1. Just before `OCSP_basic_verify()` is called add OCSP_RESPONSE_print and verify that this time OpenSSL does not print the additional cert included in the response. If you want to make sure that the OCSP responder has included the certificate, you can use wireshark to sniff the response. You can also count how many certs are inside basic -> certs (exactly one in this case).
  1. Try to imitate what OpenSSL internally does in `OCSP_basic_verify`, i.e., taking the extra cert into consideration, before NGINX calls the OCSP_basic_verify and pass this new stack:
STACK_OF(X509) *issuers = sk_X509_dup(ctx->chain);
for (int i = 0; i < sk_X509_num((STACK_OF(X509) *) basic->certs); i++) {
    sk_X509_push(issuers, sk_X509_value((STACK_OF(X509) *) basic->certs, i));
}
OCSP_basic_verify(basic, issuers, store, ctx->flags);

Verify that NGINX now succeeds to validate the response. NOTE that this code is only to be understood as a proof to show that OpenSSL is not working properly in the context of NGINX. In a proper setting OpenSSL does this correctly with some criticial checks that I omitted here for the sake of presentation.

Some notes:

As far as I understand your code, it is essentially equivalent to no verify at all

No it's not. This is a poor man's version of what OpenSSL internally does, ignoring some extra steps and checks:

  1. Read certificate included in the OCSP response and consider them as untrusted.
  2. Check if this cert conforms to RFC specifications, i.e. OCSP signer flag is set and its signed by the issuer. Consequently construct a chain of [issuer, OCSP responder].
  3. Use this chain to verify the OCSP response.

Just revert the incorrect ssl_stapling_verify configuration you've added to your config.

That would be erasing the question altogether.

In general it is certainly possible to do things properly by re-implementing OCSP verification in nginx. It is, however, believed to be something for OpenSSL to fix.

I'm convinced that this is not an OpenSSL problem:

  1. Write a small program using OpenSSL to verify OCSP responses (in DER format).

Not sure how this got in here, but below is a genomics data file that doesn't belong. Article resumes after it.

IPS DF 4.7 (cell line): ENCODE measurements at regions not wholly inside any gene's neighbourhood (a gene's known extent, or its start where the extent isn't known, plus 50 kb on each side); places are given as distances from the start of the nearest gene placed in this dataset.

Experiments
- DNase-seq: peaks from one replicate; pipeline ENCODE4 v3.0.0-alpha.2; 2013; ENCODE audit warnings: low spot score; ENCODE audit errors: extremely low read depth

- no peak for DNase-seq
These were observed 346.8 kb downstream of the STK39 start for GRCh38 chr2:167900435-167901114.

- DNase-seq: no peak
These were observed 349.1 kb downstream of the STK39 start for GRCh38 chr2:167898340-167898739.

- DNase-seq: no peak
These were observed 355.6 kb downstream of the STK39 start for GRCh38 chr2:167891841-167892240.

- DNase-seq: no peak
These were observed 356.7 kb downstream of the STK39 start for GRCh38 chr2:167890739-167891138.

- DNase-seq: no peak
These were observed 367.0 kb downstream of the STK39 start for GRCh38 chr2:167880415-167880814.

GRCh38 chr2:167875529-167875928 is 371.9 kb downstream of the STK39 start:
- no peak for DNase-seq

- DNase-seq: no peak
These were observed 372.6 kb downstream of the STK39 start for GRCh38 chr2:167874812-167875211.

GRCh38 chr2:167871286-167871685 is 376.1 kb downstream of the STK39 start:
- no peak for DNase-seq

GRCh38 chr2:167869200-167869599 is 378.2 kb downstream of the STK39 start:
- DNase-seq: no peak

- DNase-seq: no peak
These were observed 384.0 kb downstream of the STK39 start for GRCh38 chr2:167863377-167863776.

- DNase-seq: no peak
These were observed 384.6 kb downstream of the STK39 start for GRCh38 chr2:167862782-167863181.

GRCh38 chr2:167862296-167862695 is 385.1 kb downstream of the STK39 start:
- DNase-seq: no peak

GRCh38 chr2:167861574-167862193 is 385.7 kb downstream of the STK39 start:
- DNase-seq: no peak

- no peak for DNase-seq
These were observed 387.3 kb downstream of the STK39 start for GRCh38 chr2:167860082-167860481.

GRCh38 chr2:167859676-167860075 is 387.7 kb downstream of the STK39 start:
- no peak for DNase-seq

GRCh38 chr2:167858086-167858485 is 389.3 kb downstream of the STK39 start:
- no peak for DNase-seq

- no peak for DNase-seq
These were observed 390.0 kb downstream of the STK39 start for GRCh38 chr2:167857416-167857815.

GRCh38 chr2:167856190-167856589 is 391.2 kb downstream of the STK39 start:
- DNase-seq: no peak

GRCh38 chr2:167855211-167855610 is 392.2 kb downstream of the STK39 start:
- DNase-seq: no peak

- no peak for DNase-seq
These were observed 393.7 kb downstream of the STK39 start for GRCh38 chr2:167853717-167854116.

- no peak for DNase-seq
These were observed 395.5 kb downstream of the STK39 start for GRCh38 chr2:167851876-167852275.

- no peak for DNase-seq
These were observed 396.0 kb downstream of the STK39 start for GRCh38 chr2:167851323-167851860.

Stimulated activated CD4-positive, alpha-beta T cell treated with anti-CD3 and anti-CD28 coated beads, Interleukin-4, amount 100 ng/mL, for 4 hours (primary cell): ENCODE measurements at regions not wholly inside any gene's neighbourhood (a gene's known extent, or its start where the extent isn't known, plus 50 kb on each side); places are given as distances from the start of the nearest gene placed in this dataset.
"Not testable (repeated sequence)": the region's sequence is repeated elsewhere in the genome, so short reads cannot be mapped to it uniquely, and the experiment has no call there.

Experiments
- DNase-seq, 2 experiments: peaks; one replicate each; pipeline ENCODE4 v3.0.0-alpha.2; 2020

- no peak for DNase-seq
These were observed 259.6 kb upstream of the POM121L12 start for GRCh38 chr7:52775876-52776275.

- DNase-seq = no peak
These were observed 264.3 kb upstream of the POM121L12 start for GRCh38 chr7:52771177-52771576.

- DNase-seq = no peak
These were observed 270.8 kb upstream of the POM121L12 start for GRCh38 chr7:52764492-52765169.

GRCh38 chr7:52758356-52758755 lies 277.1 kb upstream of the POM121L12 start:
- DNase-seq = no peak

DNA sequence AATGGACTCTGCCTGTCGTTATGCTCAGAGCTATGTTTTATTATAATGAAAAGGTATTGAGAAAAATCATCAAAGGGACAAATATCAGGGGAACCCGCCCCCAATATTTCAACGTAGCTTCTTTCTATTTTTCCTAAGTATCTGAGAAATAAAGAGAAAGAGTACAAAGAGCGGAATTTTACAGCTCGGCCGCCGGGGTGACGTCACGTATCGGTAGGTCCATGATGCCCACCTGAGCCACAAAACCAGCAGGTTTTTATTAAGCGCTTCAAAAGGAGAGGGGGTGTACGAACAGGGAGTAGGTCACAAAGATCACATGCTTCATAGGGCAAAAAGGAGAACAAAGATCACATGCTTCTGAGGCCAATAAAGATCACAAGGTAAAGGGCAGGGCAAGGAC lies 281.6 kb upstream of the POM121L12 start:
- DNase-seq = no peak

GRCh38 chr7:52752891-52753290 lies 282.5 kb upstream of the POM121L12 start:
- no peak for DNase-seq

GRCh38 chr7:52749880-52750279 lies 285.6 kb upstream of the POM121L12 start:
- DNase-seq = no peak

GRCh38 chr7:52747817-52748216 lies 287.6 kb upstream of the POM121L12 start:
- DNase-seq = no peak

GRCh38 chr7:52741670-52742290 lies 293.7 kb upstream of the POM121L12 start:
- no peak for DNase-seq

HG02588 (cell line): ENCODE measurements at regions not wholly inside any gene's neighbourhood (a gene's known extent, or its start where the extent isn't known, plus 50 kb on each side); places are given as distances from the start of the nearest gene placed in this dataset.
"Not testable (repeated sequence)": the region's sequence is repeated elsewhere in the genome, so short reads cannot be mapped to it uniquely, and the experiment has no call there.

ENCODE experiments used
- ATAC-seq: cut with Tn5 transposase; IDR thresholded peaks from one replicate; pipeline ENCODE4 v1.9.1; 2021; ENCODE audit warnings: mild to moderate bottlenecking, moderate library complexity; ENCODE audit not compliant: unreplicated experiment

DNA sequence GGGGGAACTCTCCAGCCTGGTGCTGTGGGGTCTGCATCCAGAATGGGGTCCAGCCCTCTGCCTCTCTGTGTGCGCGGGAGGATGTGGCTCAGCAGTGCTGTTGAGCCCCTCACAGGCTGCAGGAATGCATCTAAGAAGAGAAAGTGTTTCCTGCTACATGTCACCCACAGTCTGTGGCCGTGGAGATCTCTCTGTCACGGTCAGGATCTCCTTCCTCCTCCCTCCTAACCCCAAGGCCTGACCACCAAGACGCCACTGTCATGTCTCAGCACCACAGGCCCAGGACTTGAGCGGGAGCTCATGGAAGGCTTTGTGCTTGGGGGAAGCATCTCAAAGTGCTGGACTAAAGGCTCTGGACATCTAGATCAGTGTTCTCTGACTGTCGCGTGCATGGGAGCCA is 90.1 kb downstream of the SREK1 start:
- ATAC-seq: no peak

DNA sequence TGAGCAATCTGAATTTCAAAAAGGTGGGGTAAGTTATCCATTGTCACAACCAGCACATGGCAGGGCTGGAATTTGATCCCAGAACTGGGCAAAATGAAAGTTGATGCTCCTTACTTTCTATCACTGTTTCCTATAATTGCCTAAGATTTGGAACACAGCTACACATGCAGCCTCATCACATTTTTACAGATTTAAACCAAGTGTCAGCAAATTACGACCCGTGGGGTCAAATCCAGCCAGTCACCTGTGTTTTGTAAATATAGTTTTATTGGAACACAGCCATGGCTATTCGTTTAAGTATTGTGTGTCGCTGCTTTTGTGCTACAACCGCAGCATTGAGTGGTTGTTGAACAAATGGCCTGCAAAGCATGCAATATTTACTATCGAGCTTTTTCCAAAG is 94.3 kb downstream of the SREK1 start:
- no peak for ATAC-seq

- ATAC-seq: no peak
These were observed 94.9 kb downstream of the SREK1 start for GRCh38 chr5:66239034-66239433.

2. Dump the response retrieved by NGINX and feed it to your program to see that the verification works.
  3. Conclude that OpenSSL works as it should!

It's futile to continue this thread. You can follow the steps I mentioned above and see for yourself that it's a valid issue. Everything else is speculation.

in reply to:  9 comment:10 by Maxim Dounin, 12 days ago

Replying to Yan Foto:

  1. Choose a provider that uses different entities (i.e., identified by different certs) to issue certificates and verify respective OCSP responses (I used buypass). Retrieve a (test/staging) certificate and verify that OpenSSL can validate OCSP response:
openssl ocsp -issuer issuer.pem -cert cert.pem -url "${OCSP_URL}" -text

Note the -text argument that directs OpenSSL to print OCSP request, response, and any certificates delivered by the OCSP responder and verify that buypass actually delivers an extra certificate signed by the certificate issuer to verify the OCSP response.

Note that this will fail to verify the OCSP response _unless_ you have appropriate root certificate in the standard OpenSSL certificate store. Try using -CAfile and -CApath arguments explicitly to see what happens if there is no root certificate in the store. This is exactly equivalent to nginx behaviour: it fails to verify an OCSP response unless you have appropriate root certificate in the certificate store set by ssl_trusted_certificate directive.

As far as I understand your code, it is essentially equivalent to no verify at all

No it's not. This is a poor man's version of what OpenSSL internally does, ignoring some extra steps and checks:

  1. Read certificate included in the OCSP response and consider them as untrusted.